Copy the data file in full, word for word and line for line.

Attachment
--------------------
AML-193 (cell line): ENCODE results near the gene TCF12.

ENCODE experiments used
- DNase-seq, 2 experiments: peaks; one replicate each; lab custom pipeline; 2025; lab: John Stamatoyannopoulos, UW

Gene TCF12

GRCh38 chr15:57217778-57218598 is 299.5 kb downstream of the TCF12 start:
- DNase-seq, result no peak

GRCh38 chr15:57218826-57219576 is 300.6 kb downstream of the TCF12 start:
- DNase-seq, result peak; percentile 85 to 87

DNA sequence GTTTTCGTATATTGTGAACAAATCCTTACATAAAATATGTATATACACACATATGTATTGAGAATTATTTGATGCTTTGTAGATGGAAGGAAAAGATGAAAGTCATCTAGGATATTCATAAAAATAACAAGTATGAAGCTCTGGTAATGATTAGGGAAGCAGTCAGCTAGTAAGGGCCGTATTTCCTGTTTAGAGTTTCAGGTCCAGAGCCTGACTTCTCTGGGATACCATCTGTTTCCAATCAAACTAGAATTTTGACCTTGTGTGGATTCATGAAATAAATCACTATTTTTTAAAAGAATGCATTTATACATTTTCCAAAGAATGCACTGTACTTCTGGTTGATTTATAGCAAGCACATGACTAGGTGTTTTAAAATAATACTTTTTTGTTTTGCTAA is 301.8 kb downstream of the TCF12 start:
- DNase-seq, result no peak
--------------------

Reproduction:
AML-193 (cell line): ENCODE results near the gene TCF12.

ENCODE experiments used
- DNase-seq, 2 experiments: peaks; one replicate each; lab custom pipeline; 2025; lab: John Stamatoyannopoulos, UW

Gene TCF12

GRCh38 chr15:57217778-57218598 is 299.5 kb downstream of the TCF12 start:
- DNase-seq, result no peak

GRCh38 chr15:57218826-57219576 is 300.6 kb downstream of the TCF12 start:
- DNase-seq, result peak; percentile 85 to 87

DNA sequence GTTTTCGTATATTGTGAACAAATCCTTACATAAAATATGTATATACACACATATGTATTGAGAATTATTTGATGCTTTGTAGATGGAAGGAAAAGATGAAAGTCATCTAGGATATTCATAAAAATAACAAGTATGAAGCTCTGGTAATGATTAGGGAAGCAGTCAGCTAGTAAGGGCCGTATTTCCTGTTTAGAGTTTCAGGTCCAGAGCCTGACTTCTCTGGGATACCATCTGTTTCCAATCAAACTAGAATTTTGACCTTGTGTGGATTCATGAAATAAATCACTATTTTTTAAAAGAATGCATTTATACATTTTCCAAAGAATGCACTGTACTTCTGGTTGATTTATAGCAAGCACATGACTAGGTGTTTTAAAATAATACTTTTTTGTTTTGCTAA is 301.8 kb downstream of the TCF12 start:
- DNase-seq, result no peak